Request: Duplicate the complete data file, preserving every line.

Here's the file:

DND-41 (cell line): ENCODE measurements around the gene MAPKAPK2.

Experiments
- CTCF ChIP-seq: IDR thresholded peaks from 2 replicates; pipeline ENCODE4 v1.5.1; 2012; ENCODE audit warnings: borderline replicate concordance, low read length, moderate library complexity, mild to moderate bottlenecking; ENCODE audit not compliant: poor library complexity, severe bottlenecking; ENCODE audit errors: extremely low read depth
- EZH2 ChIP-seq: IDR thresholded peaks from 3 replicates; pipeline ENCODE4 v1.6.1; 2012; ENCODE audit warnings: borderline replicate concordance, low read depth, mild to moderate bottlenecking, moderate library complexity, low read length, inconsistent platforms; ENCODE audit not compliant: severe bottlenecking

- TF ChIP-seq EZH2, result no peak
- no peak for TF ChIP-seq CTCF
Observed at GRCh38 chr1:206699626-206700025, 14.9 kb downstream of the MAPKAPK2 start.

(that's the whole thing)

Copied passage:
DND-41 (cell line): ENCODE measurements around the gene MAPKAPK2.

Experiments
- CTCF ChIP-seq: IDR thresholded peaks from 2 replicates; pipeline ENCODE4 v1.5.1; 2012; ENCODE audit warnings: borderline replicate concordance, low read length, moderate library complexity, mild to moderate bottlenecking; ENCODE audit not compliant: poor library complexity, severe bottlenecking; ENCODE audit errors: extremely low read depth
- EZH2 ChIP-seq: IDR thresholded peaks from 3 replicates; pipeline ENCODE4 v1.6.1; 2012; ENCODE audit warnings: borderline replicate concordance, low read depth, mild to moderate bottlenecking, moderate library complexity, low read length, inconsistent platforms; ENCODE audit not compliant: severe bottlenecking

- TF ChIP-seq EZH2, result no peak
- no peak for TF ChIP-seq CTCF
Observed at GRCh38 chr1:206699626-206700025, 14.9 kb downstream of the MAPKAPK2 start.